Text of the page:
After leading all Golden Knights’ blueliners in ice time last season, Nate Schmidt is set to miss the first 20 games of the 2018-19 season after testing positive for PEDs. Miller, a fellow right-handed defenseman, should be the biggest beneficiary of Schmidt’s suspension. Miller led all Vegas defensemen with 10 goals and 31 assists last year despite being sixth in ice time. His offensive proficiency earned him a larger role at 5v5 and he’ll start the year on Vegas’ top pair. Theodore’s contract holdout made it difficult to project Vegas’ pairings, but he has skated alongside Deryk Engelland since reporting. That leaves Brayden McNabb to start with Miller on the first pair. McNabb’s production is underwhelming but he is an effective two-way defender.
Nick Holden is set to start the season on the Golden Knights’ third pair after signing a two-year deal in the off-season. Holden can chip in offensively and has proven himself to be an effective penalty-killer. He posted a 54.0 CF% in 18 games with the Bruins after being acquired from the Rangers mid-season. Holden’s partner is yet to be determined as Vegas is expected to carry eight defensemen to start the season. Brad Hunt, Jon Merrill, and Jake Bischoff are all in competition for that final spot.
After mustering just a .909 SV% and 3.02 GAA in final season as a Penguin, Fleury regained his form as a Golden Knight. The 33-year-old netminder was outstanding for the Golden Knights last season, registering 29 wins and a .927 SV% in 46 games. He would have been in contention for the Vezina Trophy had a concussion not forced him to miss 25 games. Fleury’s play is known to be inconsistent from year-to-year but he has looked nothing short of fantastic as a Golden Knight. Should he struggle or miss more time in 2018-19, the Golden Knights have a competent backup to turn to in Malcolm Subban. P.K.’s brother made a name for himself last season, winning 13 of his 19 starts while posting a respectable .910 SV%. The former first-round pick will be ready whenever he gets the call this year.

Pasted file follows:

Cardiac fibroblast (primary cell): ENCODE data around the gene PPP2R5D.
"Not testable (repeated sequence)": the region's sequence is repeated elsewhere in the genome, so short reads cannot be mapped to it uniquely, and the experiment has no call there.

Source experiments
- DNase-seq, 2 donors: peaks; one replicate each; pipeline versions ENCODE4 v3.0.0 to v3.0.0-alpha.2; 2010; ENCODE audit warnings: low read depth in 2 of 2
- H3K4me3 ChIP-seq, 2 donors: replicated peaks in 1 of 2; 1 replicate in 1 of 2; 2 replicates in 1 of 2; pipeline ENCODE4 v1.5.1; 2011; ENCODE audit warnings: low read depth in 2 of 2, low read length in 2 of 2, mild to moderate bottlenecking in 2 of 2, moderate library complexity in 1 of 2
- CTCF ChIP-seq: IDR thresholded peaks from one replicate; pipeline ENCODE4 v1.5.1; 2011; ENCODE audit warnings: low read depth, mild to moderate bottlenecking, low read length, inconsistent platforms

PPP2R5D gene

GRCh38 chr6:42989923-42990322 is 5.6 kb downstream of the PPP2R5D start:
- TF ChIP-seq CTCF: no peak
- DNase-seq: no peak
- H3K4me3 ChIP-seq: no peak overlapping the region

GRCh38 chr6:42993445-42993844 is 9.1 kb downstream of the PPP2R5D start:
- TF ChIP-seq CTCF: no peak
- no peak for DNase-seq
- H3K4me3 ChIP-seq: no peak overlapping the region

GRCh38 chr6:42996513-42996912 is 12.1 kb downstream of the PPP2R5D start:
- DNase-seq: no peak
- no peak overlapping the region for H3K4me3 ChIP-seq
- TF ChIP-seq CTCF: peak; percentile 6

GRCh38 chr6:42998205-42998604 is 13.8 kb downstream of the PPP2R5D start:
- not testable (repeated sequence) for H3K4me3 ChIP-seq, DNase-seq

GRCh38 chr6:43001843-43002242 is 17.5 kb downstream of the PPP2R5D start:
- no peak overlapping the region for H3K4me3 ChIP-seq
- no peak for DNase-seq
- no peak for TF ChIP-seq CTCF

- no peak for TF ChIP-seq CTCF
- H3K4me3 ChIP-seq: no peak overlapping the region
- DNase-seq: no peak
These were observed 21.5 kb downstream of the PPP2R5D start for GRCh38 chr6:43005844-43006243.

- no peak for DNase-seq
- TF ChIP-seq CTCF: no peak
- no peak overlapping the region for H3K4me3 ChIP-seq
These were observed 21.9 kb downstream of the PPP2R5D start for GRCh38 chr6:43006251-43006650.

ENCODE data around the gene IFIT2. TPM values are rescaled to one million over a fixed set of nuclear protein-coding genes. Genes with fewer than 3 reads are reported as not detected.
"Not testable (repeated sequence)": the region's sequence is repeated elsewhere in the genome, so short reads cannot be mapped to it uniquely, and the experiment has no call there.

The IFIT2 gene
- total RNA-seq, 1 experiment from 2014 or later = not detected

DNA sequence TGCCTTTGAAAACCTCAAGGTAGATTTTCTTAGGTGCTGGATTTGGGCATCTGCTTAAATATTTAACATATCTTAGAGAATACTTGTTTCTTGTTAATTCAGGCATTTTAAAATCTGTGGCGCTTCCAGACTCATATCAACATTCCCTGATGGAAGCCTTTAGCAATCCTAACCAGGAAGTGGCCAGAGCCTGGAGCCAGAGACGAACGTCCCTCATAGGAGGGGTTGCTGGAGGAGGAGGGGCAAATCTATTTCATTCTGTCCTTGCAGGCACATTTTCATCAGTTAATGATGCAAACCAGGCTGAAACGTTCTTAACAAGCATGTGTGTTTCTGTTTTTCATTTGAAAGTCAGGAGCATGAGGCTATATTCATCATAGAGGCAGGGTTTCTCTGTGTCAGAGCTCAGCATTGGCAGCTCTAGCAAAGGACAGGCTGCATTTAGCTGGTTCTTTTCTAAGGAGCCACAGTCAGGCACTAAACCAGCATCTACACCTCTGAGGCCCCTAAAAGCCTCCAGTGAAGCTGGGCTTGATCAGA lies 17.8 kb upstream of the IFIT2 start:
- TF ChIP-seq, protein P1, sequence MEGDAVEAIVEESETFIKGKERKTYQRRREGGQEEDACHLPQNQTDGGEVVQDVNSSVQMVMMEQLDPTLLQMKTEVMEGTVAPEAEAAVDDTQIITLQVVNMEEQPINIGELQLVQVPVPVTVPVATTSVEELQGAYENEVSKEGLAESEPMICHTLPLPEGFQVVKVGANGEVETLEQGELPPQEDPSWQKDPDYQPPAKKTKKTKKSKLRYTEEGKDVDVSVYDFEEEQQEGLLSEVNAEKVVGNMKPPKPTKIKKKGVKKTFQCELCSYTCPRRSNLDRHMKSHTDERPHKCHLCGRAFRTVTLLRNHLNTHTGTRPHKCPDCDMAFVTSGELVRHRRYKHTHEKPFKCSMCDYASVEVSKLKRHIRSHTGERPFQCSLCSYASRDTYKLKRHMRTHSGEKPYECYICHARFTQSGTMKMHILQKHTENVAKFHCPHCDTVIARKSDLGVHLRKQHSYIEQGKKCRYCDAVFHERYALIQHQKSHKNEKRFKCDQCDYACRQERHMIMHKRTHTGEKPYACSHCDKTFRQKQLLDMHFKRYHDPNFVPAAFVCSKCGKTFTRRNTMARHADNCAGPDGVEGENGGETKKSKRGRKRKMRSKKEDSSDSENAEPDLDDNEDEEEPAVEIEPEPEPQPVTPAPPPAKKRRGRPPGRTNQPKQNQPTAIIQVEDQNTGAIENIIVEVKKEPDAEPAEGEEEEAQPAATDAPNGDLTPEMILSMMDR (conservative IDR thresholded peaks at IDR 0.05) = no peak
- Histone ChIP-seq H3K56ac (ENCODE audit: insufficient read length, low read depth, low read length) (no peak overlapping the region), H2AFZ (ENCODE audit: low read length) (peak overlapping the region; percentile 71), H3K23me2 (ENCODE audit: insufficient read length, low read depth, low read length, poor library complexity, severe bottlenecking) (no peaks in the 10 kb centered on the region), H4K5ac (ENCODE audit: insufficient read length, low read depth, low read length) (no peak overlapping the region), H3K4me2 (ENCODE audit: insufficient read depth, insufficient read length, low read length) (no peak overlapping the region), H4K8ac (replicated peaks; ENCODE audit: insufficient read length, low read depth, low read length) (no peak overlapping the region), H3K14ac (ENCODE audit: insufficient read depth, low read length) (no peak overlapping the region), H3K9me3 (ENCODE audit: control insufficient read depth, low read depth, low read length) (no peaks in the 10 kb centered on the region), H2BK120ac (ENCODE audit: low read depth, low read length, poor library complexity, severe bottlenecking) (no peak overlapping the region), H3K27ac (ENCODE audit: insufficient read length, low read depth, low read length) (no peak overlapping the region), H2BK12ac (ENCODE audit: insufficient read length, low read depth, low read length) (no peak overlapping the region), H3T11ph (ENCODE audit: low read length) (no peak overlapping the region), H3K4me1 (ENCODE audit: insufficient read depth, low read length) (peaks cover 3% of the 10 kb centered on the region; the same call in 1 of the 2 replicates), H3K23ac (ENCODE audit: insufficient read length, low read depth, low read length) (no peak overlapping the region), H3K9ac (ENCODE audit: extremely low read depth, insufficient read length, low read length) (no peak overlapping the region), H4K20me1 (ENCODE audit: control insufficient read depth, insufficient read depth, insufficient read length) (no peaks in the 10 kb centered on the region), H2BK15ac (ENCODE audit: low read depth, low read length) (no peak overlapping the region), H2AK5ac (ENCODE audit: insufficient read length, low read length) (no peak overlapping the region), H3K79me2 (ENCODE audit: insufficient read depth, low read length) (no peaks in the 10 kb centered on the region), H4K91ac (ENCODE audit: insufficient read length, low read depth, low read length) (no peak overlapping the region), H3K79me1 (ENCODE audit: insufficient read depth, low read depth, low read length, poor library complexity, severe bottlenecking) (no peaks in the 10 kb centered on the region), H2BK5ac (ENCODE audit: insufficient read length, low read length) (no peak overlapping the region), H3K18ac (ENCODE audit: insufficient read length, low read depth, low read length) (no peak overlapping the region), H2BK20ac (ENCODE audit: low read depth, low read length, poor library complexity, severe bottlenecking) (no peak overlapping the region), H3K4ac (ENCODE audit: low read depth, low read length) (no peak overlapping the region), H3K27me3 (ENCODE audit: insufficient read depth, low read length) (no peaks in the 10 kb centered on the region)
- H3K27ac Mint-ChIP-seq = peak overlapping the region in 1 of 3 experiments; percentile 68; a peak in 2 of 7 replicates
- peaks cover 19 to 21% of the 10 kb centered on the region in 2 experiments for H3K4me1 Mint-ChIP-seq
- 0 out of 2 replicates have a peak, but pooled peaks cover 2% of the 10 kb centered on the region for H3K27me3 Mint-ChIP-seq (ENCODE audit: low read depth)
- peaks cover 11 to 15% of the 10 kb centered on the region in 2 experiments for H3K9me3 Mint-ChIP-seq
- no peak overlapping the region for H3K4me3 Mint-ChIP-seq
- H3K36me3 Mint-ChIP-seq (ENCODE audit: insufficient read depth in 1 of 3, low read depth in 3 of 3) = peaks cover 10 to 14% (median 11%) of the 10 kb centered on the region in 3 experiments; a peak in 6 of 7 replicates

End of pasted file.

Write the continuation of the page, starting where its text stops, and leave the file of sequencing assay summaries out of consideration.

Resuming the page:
|Max Pacioretty (33)||J. Marchessault (39)||J. Marchessault (71)||J. Marchessault (8)|
|J. Marchessault (32)||Paul Stastny (33)||Max Pacioretty (64)||Max Pacioretty (8)|
|William Karlsson (27)||Max Pacioretty (31)||William Karlsson (55)||Reilly Smith (7)|
Golden Knights in the DFO Top 300
- 55. Jonathan Marchessault — LW11
- 75. Max Pacioretty — LW15
- 76. Marc-Andre Fleury — G11
- 109. William Karlsson — C30
- 138. Shea Theodore — D34
- 145. Reilly Smith — RW28
- 150. Colin Miller — D38
- 205. Paul Stastny — C47
- 218. Alex Tuch — RW44
- 231. Malcolm Subban — G39
- 282. Erik Haula — C59
Predicted Pacific Standings
1. San Jose Sharks
2. Vegas Golden Knights
There were fluky aspects to the Golden Knights’ finals run last season; you don’t reach the Stanley Cup final in your inaugural season without a little bit of luck. Still, McPhee did everything he could to offset any regression heading towards the Golden Knights in 2018-19. The acquisitions of Stastny and Pacioretty more than make up for the departures of James Neal and David Perron. The blueline is the biggest area of concern for this team as they still lack a legitimate top-pair defenseman. McPhee’s effort to go after both Erik Karlsson and Ryan McDonagh suggests Vegas might make a move for a blueliner before the deadline. An elite defenseman would make cup contenders out of the Knights, but this roster is poised to get back to the playoffs in 2019. They project to finish just behind the new and improved San Jose Sharks in the Pacific Division.